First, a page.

A vital space to Occupy

Image of Harry Eyres

The other day I dropped in on a “core values workshop” at Occupy St Paul’s. This was the second time I had visited the small tent city, and once again I was struck both by its relative orderliness (who said protest had to be noisy and disruptive?) and modest scale. It had looked tatty the first time, but now it looked tattier, as impermanent structures showed signs of wear and tear. Over the tiny tents the white marble walls and vast dome of Sir Christopher Wren’s Enlightenment cathedral loomed with a sort of arrogant grandeur.

This time there was an additional irony, as the event had been scheduled for 11am on a Sunday morning – the time when the cathedral’s congregation, mostly very smartly dressed, goes in to holy communion accompanied by a half-hour pealing of bells. The sound of the carillon was deafening and drowned out the unamplified human voices in the Tent University (which holds about 30). The idea that this raggle-taggle regiment of somewhat impractical idealists could pose any sort of threat to the established order – as the City of London police, who have bracketed the Occupy protesters with extremists and terrorists, seem to believe – was patently absurd. Having said that, we know that a birth in Bethlehem convulsed the mighty Roman empire.

I went to the event out of respect and friendship for the convener, the psychotherapist Leon Redler. And there was another point of interest; after it there would follow a dramatic performance re-enacting scenes from the Dialectics of Liberation congress that Redler co-organised in 1967 at the Roundhouse. This was one of the legendary happenings of 1960s counterculture, featuring left-field luminaries of the time such as RD Laing, Herbert Marcuse, Gregory Bateson, Stokely Carmichael and Allen Ginsberg. The performance was a prelude to the 2012 Dialekticon, billed as a “rebirth” of the 1967 events and due to take place at Kingsley Hall, east London, on February 12.

Some write off the worldwide Occupy movement as the self-indulgence of hippies harking back to the 1960s; or the moaning of idle layabouts. Here would be a chance to assess whether it is more than that; and further, whether any of the ideas that animated the 1967 Dialectics of Liberation congress still have validity.

Some have complained that there was quite a lot of posturing at the Roundhouse in those heady, warm summer days of July 1967; certainly there was quite a lot of marijuana, and some participants, asked for their reminiscences, say they recall almost nothing. The mood in 2012 is certainly more sober.

Redler began by throwing us a challenge. It was right, he asserted, to criticise politicians, bankers, executives of multinational corporations and others for “behaving ignorantly, irresponsibly, selfishly, cynically” and having “too narrow, short-term and distorted views”. Should we not also ask if “they” are so different from “us”? Perhaps “they are ‘us’ and we are ‘them’”. In that case, if “we’re fundamentally alike ... our sincere inquiries can begin to permeate the system and provoke real and honest speaking and thoughtfulness”.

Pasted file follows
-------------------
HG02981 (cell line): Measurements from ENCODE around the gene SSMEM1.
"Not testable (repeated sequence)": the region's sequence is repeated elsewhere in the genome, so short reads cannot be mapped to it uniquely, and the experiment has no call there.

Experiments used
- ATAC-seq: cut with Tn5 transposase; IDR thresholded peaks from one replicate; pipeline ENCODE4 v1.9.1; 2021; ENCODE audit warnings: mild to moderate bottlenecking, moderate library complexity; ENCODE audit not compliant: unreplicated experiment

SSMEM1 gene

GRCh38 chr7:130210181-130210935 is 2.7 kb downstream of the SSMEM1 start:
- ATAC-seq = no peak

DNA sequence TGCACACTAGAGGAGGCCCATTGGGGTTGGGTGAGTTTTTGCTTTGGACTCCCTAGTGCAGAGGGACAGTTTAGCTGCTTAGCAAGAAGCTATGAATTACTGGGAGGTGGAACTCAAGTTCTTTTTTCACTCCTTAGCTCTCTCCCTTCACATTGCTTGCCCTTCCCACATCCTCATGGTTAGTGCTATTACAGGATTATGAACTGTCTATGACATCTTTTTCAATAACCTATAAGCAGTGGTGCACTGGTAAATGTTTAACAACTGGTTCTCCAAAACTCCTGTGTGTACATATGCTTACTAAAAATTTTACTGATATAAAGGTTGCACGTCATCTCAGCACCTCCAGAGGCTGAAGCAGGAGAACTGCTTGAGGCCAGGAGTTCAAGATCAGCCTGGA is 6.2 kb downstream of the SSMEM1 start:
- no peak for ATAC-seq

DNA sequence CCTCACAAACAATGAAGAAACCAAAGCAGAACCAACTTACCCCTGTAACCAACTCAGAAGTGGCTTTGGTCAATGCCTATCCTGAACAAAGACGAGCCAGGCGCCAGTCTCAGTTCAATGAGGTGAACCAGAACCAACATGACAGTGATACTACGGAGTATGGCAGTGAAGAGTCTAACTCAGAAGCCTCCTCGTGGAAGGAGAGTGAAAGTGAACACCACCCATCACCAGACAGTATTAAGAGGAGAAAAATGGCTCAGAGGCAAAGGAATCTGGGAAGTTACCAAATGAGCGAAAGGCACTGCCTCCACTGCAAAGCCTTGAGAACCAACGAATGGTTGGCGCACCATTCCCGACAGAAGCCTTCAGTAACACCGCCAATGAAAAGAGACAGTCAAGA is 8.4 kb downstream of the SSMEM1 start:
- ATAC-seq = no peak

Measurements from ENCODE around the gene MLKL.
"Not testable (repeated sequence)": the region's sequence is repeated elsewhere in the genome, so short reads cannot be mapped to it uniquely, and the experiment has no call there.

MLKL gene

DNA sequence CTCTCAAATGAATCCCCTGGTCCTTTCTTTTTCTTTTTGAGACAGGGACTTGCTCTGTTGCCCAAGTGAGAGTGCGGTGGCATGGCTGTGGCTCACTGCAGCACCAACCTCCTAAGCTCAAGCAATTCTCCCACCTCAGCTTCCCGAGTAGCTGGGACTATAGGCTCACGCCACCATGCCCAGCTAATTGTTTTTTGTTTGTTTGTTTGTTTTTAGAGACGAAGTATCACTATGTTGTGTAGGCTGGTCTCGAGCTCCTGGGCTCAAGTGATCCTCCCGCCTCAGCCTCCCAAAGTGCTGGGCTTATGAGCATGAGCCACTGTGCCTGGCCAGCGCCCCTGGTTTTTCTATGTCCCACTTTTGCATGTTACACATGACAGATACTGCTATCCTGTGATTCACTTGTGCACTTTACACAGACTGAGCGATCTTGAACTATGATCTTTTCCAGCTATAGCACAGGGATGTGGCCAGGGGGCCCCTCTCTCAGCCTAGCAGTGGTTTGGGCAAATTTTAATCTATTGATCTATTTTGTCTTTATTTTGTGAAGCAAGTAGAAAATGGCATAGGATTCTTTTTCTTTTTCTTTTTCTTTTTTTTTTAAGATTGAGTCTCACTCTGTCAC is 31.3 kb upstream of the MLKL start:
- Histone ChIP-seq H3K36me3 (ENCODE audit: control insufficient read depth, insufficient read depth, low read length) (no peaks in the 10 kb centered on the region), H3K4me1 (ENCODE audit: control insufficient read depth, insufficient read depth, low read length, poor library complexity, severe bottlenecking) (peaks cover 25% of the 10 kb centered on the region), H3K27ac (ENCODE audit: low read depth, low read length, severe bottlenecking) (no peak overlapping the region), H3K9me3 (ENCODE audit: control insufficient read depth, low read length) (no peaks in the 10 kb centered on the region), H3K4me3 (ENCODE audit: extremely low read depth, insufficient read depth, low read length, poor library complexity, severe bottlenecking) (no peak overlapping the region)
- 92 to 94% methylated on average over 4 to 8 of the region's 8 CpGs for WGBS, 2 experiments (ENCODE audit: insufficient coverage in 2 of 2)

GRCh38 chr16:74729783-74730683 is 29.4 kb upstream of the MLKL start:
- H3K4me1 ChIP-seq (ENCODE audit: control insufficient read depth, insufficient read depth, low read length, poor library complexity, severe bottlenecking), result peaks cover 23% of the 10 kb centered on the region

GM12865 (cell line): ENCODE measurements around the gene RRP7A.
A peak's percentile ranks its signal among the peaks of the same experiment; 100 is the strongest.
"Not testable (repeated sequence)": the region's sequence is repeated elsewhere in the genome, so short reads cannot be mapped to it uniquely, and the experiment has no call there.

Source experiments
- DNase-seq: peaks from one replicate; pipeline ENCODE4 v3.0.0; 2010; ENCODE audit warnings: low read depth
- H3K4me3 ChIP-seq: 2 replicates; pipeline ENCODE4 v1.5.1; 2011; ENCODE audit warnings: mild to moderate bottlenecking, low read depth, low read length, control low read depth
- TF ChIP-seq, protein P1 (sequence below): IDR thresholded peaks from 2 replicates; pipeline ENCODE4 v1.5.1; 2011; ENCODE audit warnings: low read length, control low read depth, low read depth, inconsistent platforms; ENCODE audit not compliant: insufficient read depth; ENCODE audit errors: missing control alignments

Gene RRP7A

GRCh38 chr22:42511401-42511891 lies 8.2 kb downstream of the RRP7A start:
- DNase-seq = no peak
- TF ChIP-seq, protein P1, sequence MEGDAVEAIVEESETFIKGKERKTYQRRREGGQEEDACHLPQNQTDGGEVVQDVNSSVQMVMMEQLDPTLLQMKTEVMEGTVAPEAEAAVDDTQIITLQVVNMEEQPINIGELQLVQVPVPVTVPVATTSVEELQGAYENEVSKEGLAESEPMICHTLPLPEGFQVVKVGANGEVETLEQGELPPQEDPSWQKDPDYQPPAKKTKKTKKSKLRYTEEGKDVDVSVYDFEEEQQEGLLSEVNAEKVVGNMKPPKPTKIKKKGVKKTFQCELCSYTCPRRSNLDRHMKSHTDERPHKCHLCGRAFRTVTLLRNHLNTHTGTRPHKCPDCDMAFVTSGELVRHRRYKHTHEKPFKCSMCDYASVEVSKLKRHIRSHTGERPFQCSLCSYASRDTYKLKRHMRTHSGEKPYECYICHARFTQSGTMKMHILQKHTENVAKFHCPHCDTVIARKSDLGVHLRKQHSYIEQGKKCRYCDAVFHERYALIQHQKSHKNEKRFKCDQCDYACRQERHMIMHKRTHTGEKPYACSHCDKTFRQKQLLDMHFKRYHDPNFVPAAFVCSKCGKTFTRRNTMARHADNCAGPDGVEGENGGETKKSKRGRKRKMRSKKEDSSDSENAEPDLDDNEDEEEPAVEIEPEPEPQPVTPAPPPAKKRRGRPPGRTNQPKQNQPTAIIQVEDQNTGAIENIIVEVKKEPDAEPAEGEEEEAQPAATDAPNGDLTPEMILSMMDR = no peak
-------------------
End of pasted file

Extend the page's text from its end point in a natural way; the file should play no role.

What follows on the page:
Nothing could be further from the world of Dave Spart, the bearded student activist spouting Trotskyite gibberish who appears in the British satirical magazine Private Eye. You might think such inquiries would have better hopes of success in a Buddhist monastery than a London street protest, but you could not accuse them of a knee-jerk blaming of others.

The most prevalent criticism of the Occupy movement in the media is that it lacks a clear agenda or programme. This misses the point. What Occupy is doing primarily is opening up a space – which you might call the space of deliberative democracy – as a necessary counterpoint to the often over-managed and media-controlled routines of official politics. What will fill that space cannot, by definition, be decided in advance.

Occupy also answers to the call of the times in ways that official politics mostly doesn’t. We are told there is a lack of “demand” in the economy, but you only have to go for a short walk in any inner-city area in the world to see what the economist Joseph Stiglitz calls “huge unmet needs”: the need to regenerate rundown areas, to care for and look after neglected people and spaces. And beyond my neighbourhood or yours there is the overarching need to retrofit housing and transport to reduce carbon emissions.

How does all this relate to the summer of 1967 at the Roundhouse? The overriding impression from the performance was not of dope-fuelled haze but of uncanny premonition. There was the ecologist Gregory Bateson, 30 years before the Kyoto protocol, warning of the rise of CO2 concentrations and global warming; beyond that, of how “if you follow the ‘commonsense’ dictates of consciousness you become ... greedy and unwise”. There was Stokely Carmichael, 32 years before the Macpherson report, denouncing “institutionalised racism”. And there was Laing, speaking of a “precarious and dangerous and confusing” moment in history when we can trust neither “politicians [nor] scholars”, but when we may “put our trust in something hidden deep inside us”.


More columns at www.ft.com/eyres

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